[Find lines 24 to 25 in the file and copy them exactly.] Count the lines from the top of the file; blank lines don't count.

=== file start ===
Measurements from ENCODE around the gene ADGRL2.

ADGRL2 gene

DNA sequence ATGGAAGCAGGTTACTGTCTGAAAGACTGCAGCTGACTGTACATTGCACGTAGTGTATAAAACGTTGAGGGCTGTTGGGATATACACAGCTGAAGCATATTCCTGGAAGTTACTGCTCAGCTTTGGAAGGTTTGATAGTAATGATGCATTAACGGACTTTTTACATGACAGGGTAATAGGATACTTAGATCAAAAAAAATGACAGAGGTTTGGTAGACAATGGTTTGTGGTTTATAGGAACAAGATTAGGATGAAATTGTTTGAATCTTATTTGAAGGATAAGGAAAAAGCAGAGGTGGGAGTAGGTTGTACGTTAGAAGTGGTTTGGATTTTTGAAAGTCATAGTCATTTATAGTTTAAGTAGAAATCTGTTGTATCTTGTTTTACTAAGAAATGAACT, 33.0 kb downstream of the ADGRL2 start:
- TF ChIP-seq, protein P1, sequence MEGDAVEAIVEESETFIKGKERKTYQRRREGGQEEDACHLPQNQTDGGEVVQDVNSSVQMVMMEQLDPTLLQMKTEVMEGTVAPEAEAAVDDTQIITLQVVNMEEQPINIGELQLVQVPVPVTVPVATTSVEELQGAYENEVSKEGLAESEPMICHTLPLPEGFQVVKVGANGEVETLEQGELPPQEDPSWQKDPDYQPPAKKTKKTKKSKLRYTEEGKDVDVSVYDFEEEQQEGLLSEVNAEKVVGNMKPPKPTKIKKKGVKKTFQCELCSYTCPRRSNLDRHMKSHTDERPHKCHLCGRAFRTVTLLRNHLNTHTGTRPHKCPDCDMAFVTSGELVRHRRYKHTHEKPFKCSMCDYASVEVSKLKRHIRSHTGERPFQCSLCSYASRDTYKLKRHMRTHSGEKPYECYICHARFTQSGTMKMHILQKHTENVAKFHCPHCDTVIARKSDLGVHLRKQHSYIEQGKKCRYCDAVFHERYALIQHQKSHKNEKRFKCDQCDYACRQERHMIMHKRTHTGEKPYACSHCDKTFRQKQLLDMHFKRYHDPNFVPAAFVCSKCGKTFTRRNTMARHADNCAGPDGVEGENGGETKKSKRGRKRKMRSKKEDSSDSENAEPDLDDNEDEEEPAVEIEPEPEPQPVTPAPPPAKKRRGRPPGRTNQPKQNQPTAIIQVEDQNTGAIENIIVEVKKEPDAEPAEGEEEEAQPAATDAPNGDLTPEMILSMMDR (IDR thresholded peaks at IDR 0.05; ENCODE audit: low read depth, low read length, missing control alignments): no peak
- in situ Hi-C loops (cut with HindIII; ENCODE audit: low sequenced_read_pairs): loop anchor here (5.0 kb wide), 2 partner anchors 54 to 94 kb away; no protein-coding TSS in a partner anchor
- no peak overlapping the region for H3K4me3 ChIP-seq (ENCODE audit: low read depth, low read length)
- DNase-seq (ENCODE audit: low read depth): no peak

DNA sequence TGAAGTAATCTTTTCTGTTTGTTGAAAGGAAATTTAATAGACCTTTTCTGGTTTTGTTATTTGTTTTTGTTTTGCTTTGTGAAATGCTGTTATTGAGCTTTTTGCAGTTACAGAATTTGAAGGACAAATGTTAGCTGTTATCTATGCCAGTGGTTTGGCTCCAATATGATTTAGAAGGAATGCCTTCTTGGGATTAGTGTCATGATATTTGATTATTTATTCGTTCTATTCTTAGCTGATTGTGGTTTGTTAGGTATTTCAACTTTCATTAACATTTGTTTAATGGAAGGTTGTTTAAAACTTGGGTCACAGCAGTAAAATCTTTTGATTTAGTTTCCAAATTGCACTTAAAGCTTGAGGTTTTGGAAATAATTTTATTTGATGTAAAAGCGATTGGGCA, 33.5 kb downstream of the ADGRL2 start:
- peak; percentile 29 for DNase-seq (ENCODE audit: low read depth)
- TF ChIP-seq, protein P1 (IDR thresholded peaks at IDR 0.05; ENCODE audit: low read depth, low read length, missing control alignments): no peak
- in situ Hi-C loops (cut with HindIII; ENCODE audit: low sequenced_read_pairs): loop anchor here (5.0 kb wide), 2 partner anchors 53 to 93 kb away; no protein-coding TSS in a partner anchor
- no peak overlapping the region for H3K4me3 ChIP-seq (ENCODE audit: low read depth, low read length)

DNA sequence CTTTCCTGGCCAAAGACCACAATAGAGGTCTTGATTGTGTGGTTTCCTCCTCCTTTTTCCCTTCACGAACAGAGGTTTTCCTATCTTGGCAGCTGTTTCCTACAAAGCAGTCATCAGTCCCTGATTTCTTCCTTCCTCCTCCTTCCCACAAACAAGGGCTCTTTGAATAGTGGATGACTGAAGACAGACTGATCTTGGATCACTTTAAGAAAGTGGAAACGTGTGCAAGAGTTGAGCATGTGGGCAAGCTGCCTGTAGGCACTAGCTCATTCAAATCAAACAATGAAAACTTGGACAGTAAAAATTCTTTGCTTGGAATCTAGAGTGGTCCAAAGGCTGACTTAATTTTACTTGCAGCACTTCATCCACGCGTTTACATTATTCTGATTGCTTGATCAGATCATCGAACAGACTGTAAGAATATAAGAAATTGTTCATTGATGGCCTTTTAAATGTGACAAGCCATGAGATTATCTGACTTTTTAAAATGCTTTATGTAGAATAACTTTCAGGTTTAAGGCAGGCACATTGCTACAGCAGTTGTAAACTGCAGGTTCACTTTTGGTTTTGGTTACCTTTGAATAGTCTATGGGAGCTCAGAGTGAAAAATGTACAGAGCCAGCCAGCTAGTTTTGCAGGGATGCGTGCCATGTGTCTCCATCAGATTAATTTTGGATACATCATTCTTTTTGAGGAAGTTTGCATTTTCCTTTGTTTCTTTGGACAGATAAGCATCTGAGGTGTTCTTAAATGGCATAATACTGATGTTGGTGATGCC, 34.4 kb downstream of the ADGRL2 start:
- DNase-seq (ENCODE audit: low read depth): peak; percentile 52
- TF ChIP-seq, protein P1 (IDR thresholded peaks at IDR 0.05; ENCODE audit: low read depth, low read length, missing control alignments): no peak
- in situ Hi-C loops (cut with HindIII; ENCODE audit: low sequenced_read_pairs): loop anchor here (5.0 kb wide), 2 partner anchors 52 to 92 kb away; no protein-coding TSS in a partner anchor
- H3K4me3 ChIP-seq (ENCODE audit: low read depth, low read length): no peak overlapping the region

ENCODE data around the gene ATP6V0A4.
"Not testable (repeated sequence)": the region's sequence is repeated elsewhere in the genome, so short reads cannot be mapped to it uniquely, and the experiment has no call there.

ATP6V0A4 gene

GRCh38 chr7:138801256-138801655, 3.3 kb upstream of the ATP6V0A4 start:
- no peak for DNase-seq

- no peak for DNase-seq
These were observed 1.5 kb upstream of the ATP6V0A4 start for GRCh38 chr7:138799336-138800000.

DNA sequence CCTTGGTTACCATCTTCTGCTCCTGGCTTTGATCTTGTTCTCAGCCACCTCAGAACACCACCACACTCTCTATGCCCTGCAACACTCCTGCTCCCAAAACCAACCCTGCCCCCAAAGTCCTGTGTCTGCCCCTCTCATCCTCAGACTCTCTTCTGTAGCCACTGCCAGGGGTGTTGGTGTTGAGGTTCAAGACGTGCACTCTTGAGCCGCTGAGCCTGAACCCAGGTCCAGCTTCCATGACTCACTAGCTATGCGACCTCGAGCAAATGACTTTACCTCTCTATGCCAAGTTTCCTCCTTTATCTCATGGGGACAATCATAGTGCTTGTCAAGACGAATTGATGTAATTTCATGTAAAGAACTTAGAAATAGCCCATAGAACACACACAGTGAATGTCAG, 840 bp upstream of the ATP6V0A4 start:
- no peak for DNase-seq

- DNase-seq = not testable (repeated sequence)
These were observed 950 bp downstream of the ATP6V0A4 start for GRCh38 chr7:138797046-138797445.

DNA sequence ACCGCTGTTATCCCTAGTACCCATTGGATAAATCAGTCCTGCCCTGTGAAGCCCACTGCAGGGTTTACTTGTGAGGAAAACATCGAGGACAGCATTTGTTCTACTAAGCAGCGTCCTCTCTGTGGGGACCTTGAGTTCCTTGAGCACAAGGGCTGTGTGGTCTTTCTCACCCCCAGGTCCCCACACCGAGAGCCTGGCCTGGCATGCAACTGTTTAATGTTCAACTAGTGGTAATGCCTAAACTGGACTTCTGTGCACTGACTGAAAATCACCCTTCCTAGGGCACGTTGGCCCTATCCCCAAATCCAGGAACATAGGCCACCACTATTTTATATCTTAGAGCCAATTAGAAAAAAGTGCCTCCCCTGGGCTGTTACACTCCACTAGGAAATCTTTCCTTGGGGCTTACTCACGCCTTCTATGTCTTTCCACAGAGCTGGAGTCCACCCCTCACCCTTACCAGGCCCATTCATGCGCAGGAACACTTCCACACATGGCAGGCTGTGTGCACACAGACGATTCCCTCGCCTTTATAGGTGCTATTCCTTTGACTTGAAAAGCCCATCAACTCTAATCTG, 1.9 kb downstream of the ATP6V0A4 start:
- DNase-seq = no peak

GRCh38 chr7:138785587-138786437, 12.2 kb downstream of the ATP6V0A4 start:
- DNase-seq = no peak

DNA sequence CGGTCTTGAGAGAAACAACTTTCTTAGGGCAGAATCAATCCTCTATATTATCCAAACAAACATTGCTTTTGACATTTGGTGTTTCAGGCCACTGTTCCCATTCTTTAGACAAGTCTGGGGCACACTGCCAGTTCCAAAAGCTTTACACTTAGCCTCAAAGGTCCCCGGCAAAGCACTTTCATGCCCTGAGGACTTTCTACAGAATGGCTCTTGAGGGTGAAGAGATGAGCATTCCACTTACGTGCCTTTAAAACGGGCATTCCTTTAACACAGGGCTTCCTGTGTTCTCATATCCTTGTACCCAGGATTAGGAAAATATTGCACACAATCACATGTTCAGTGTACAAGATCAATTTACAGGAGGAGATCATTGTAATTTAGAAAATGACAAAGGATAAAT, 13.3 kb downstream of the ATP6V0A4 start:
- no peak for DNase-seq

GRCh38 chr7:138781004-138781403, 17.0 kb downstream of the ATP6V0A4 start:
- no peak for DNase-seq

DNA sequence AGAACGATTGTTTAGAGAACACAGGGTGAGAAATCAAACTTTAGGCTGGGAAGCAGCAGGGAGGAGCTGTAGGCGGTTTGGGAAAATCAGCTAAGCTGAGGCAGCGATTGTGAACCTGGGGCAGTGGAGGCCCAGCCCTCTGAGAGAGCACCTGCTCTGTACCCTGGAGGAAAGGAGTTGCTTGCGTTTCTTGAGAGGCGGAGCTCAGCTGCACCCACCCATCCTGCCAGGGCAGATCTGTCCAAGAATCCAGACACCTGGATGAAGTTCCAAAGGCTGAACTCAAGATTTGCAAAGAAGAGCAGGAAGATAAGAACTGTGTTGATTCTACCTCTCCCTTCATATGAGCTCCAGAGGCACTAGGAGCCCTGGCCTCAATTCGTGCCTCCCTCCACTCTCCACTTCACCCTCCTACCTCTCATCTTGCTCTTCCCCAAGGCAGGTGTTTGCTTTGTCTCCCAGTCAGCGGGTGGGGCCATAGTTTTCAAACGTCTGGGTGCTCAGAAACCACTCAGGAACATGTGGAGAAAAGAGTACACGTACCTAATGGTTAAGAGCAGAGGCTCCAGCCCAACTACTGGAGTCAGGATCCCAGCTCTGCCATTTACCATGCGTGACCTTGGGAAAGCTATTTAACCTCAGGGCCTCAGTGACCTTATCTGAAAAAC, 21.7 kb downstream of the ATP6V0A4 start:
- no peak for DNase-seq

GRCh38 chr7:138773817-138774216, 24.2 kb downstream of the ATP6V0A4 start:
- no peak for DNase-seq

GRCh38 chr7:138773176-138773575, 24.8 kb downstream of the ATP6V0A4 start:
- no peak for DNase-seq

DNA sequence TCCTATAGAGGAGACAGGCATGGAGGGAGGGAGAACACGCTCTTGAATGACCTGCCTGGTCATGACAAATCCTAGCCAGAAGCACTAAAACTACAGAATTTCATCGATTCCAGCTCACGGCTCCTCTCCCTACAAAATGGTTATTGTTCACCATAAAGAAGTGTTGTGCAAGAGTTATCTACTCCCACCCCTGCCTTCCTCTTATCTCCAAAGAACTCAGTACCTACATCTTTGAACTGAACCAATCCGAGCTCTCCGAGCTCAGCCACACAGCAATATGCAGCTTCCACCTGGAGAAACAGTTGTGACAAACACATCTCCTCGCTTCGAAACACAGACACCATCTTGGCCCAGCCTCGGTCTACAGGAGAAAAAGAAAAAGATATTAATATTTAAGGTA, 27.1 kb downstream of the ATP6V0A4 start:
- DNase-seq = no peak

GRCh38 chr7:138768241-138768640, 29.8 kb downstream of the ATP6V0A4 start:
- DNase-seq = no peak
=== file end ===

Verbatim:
These were observed 1.5 kb upstream of the ATP6V0A4 start for GRCh38 chr7:138799336-138800000.

DNA sequence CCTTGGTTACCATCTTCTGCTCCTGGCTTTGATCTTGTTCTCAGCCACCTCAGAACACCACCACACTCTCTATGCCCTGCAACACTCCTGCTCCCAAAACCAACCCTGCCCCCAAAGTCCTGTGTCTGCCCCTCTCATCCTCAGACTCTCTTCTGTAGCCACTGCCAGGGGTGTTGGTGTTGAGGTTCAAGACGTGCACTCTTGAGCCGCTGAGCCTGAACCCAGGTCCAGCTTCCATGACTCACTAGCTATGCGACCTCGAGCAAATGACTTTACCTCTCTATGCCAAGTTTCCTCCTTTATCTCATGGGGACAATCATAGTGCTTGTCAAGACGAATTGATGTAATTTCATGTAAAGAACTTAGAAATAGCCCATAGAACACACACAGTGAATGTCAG, 840 bp upstream of the ATP6V0A4 start: